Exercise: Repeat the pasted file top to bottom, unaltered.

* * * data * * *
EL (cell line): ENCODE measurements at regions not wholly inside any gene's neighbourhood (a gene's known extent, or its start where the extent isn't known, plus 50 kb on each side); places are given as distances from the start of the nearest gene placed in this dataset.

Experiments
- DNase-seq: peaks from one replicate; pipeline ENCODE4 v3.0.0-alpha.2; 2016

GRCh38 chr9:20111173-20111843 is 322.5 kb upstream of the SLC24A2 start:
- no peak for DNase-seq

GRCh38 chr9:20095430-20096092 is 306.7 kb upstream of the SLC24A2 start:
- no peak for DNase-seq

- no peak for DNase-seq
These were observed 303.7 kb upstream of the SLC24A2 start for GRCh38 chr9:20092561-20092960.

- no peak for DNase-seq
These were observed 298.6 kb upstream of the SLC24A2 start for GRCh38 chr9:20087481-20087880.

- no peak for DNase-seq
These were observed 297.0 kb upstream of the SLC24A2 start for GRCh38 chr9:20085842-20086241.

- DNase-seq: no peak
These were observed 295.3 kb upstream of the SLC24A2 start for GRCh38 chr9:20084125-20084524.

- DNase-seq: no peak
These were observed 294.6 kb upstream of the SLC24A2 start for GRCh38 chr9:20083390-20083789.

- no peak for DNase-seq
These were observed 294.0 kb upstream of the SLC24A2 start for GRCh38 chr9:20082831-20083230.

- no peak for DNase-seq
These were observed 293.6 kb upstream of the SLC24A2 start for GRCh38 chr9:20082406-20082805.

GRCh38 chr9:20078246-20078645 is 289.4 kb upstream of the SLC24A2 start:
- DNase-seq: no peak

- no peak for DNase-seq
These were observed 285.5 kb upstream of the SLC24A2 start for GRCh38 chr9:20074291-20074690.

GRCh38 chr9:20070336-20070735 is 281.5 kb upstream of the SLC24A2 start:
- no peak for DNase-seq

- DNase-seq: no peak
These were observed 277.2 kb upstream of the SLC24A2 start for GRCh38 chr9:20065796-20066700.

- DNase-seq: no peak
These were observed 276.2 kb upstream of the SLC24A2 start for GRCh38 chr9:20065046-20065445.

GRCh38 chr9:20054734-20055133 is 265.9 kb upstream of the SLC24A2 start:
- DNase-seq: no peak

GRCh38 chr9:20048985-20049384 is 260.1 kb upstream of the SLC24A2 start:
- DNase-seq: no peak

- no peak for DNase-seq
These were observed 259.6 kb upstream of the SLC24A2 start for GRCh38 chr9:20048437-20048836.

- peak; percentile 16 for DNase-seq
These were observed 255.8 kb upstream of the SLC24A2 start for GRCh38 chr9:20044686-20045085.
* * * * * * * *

EL (cell line): ENCODE measurements at regions not wholly inside any gene's neighbourhood (a gene's known extent, or its start where the extent isn't known, plus 50 kb on each side); places are given as distances from the start of the nearest gene placed in this dataset.

Experiments
- DNase-seq: peaks from one replicate; pipeline ENCODE4 v3.0.0-alpha.2; 2016

GRCh38 chr9:20111173-20111843 is 322.5 kb upstream of the SLC24A2 start:
- no peak for DNase-seq

GRCh38 chr9:20095430-20096092 is 306.7 kb upstream of the SLC24A2 start:
- no peak for DNase-seq

- no peak for DNase-seq
These were observed 303.7 kb upstream of the SLC24A2 start for GRCh38 chr9:20092561-20092960.

- no peak for DNase-seq
These were observed 298.6 kb upstream of the SLC24A2 start for GRCh38 chr9:20087481-20087880.

- no peak for DNase-seq
These were observed 297.0 kb upstream of the SLC24A2 start for GRCh38 chr9:20085842-20086241.

- DNase-seq: no peak
These were observed 295.3 kb upstream of the SLC24A2 start for GRCh38 chr9:20084125-20084524.

- DNase-seq: no peak
These were observed 294.6 kb upstream of the SLC24A2 start for GRCh38 chr9:20083390-20083789.

- no peak for DNase-seq
These were observed 294.0 kb upstream of the SLC24A2 start for GRCh38 chr9:20082831-20083230.

- no peak for DNase-seq
These were observed 293.6 kb upstream of the SLC24A2 start for GRCh38 chr9:20082406-20082805.

GRCh38 chr9:20078246-20078645 is 289.4 kb upstream of the SLC24A2 start:
- DNase-seq: no peak

- no peak for DNase-seq
These were observed 285.5 kb upstream of the SLC24A2 start for GRCh38 chr9:20074291-20074690.

GRCh38 chr9:20070336-20070735 is 281.5 kb upstream of the SLC24A2 start:
- no peak for DNase-seq

- DNase-seq: no peak
These were observed 277.2 kb upstream of the SLC24A2 start for GRCh38 chr9:20065796-20066700.

- DNase-seq: no peak
These were observed 276.2 kb upstream of the SLC24A2 start for GRCh38 chr9:20065046-20065445.

GRCh38 chr9:20054734-20055133 is 265.9 kb upstream of the SLC24A2 start:
- DNase-seq: no peak

GRCh38 chr9:20048985-20049384 is 260.1 kb upstream of the SLC24A2 start:
- DNase-seq: no peak

- no peak for DNase-seq
These were observed 259.6 kb upstream of the SLC24A2 start for GRCh38 chr9:20048437-20048836.

- peak; percentile 16 for DNase-seq
These were observed 255.8 kb upstream of the SLC24A2 start for GRCh38 chr9:20044686-20045085.